Snow Leopard's moral dilemma

What's your conscience worth to you? It's a difficult question, and one not easy to answer. Certainly it's difficult to attach a definite price tag to it.

How about $A190? That's how much Apple wants Tiger users with Intel Macs to pay for the honour of being honest. Doesn't seem like much, does it? Or does it?

You see, for owners of Mac OS X 10.5 Leopard, the cost of moving to Snow Leopard this coming Friday is $A39 (prices vary in different countries obviously). For that $39 you get a fully 64-bit operating system, optimised for the current generation of Mac hardware rather than hanging back to support the last. You get 64-bit versions of the Finder, iCal, Mail, iChat and a bunch of other built-in applications. The optimised OS and optimised apps will mean snappier performance for a lot of your everyday tasks, though how much snappier will vary.

You also get geeky coolness like Grand Central, which helps the computer make more optimal use of all of the available processor cores. And you get OpenCL, which enables developers to use the untapped power in your graphics co-processor to perform non-graphics tasks.

Wake up!

For owners of Intel-based Macs still using Mac OS X 10.4 Tiger, the cost of moving to Snow Leopard is $A229. For that you get a "box set" that includes Snow Leopard with all of the above nerdvana plus the latest versions of iLife and iWork. The differences between Tiger and Snow Leopard are much more dramatic and visible, plus you get iMovie, iWeb, GarageBand, iDVD, iPhoto (with facial recognition for hours and hours of fun and laughter), Pages, Numbers and Keynote.

It's like Christmas and your birthday all at once! Or is it?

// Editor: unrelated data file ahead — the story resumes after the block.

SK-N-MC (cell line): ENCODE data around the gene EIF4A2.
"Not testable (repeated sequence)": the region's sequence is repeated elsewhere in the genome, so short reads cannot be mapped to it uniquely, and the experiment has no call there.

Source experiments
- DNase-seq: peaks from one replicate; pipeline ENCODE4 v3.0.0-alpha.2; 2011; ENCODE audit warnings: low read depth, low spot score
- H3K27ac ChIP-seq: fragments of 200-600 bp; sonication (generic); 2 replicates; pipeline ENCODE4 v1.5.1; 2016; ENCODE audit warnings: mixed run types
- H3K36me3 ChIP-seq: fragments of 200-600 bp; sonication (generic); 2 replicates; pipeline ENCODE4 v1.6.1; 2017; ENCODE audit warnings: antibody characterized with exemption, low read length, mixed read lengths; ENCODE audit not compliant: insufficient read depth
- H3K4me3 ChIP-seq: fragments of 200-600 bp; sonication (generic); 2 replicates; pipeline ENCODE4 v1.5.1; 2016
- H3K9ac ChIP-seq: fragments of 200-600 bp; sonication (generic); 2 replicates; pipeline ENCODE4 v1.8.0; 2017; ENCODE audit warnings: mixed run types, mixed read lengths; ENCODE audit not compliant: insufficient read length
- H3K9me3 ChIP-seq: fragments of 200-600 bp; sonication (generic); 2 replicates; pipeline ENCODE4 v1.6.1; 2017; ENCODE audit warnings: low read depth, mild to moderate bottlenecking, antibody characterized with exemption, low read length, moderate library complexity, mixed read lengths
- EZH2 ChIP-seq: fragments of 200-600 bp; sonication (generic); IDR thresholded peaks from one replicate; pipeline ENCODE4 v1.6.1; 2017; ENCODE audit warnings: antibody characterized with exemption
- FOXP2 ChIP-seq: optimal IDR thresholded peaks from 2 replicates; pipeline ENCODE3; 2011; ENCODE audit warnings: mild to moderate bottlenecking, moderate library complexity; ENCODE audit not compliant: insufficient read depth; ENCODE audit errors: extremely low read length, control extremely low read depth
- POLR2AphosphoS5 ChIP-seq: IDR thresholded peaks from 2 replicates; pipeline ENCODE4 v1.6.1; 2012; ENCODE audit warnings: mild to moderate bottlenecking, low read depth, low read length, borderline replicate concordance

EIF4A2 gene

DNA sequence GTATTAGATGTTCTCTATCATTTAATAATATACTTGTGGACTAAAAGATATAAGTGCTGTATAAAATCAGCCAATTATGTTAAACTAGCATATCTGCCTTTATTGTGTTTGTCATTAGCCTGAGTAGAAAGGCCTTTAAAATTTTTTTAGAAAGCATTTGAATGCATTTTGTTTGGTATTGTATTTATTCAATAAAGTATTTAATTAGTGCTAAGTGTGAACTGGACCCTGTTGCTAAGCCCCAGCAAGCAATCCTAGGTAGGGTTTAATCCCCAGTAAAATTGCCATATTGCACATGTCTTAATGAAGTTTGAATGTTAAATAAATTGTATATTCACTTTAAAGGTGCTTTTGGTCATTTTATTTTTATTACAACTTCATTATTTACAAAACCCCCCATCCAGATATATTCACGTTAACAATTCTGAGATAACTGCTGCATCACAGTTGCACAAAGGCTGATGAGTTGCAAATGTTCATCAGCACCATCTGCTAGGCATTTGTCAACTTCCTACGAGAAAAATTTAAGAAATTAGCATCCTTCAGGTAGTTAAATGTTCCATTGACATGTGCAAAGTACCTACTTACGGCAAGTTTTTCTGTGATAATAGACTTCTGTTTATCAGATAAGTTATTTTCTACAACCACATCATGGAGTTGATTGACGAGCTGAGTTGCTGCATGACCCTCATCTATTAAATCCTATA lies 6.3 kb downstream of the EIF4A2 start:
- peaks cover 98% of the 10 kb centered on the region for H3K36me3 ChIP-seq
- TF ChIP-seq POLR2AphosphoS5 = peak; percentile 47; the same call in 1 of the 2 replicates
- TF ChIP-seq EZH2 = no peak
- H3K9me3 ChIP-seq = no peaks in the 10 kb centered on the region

What if you are a user of NeoOffice or Microsoft Office and don't particularly want or need iWork? What if the only part of iLife you've ever touched is iTunes and that's free? Apple does not offer a standalone retail package for Snow Leopard. If you're a Tiger user the only path to Snow Leopard involves buying these apps.

It's understandable to include the new iLife, since Tiger users wouldn't have been able to upgrade to iLife 09 and whether older versions of iLife will function properly under Snow Leopard is a big question mark. But bundling iWork just seems like throwing in the kitchen sink to bulk out the set. And of course a lot of iWork 09 works just fine on Tiger, so there may well be many people who've got 10.4.11 and have already bought iWork. Exactly how many Intel Mac owners have not upgraded from Tiger to Leopard, of course, is a figure Apple would probably not divulge, even if it can.

Of course, taking Apple's side and assuming that people do want iLife and iWork, the two of them sold separately are $129 each, so the "box set" is cheaper than the two sold separately and you get Snow Leopard for free — it's certainly possible to see it as a great value deal.

Well here's the thing: the disc that comes with the $39 "upgrade" from Leopard is identical to the disc that comes in the "box set". Which is to say, it will upgrade your Tiger installation just as it will upgrade a Leopard installation. The only thing stopping you is your conscience.

You see, the End-User Licensing Agreement stipulates that you should only buy the "upgrade" version if you're a Leopard user. When you click "Agree" in the installer, you're telling Apple that you own Leopard and are taking advantage of the upgrade fairsies-squaresies. If you in fact do not own Leopard, but you click that button anyway, you're in breach of the EULA just as if you were a software pirate or a Hackintosher.

There is, however, nothing else stopping you. No verification, validation, activation, regulation, meditation, United Nations, congratulations. All Apple is saying is give honesty a chance.

So, if you're a Tiger user with an Intel Mac, looking to shift to Snow Leopard, you do have a choice: be honest, pay $229 and get a bunch of software you may or may not want; or save $190 by lying to Apple.

Is it worth it?

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